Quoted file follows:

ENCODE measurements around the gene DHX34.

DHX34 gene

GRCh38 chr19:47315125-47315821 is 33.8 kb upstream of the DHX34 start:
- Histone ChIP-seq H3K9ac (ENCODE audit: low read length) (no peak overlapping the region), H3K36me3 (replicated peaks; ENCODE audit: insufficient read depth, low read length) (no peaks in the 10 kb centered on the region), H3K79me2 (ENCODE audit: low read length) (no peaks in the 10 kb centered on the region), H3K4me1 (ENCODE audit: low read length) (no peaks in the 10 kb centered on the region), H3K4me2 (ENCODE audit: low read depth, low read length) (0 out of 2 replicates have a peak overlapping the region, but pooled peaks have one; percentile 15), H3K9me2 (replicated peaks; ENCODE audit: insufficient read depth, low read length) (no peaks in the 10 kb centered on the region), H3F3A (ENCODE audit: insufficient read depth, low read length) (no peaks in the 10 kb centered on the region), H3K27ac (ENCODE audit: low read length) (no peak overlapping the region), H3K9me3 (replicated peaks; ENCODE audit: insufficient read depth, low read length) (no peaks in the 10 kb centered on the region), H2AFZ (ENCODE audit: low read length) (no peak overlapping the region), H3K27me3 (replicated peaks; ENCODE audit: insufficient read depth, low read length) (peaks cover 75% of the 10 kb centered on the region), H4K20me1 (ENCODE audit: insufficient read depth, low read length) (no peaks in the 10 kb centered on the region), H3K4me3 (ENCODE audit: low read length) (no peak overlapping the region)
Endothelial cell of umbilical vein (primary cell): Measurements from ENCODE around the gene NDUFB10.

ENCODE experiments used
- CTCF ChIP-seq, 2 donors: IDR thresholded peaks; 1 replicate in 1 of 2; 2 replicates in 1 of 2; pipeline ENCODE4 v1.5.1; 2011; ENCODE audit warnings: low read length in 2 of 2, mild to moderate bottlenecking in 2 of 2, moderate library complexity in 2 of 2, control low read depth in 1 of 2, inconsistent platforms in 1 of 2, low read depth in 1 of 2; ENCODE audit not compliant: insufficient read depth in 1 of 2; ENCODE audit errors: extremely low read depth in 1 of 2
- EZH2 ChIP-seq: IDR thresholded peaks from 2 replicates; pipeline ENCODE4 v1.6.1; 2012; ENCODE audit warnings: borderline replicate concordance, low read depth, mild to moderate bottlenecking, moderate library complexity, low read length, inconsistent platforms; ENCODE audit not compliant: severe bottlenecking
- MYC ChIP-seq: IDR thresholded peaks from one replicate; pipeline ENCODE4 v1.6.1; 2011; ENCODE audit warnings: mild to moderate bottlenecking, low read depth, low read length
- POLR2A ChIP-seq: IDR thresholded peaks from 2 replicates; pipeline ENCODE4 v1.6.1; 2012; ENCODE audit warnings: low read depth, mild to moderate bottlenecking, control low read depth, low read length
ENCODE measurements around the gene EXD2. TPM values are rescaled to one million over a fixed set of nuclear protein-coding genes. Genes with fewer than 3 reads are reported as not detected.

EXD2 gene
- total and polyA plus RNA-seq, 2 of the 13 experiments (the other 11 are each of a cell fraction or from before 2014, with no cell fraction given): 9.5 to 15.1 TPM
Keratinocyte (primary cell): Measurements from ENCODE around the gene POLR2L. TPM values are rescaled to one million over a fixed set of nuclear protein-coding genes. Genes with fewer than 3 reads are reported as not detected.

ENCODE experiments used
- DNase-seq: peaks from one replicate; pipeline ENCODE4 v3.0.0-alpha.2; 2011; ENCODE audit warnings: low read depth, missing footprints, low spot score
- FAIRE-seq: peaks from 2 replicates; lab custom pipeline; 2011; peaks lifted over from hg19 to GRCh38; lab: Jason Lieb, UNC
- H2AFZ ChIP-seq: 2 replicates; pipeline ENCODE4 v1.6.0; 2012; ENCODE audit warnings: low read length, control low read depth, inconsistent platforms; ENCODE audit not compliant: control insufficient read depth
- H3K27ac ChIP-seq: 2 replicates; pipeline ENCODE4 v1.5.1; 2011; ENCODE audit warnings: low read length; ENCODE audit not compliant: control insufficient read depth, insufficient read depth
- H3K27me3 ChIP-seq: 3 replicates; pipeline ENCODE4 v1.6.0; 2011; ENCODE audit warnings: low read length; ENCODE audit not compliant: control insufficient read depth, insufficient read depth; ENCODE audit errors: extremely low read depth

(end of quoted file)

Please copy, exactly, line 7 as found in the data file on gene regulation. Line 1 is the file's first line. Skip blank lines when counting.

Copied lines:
- CTCF ChIP-seq, 2 donors: IDR thresholded peaks; 1 replicate in 1 of 2; 2 replicates in 1 of 2; pipeline ENCODE4 v1.5.1; 2011; ENCODE audit warnings: low read length in 2 of 2, mild to moderate bottlenecking in 2 of 2, moderate library complexity in 2 of 2, control low read depth in 1 of 2, inconsistent platforms in 1 of 2, low read depth in 1 of 2; ENCODE audit not compliant: insufficient read depth in 1 of 2; ENCODE audit errors: extremely low read depth in 1 of 2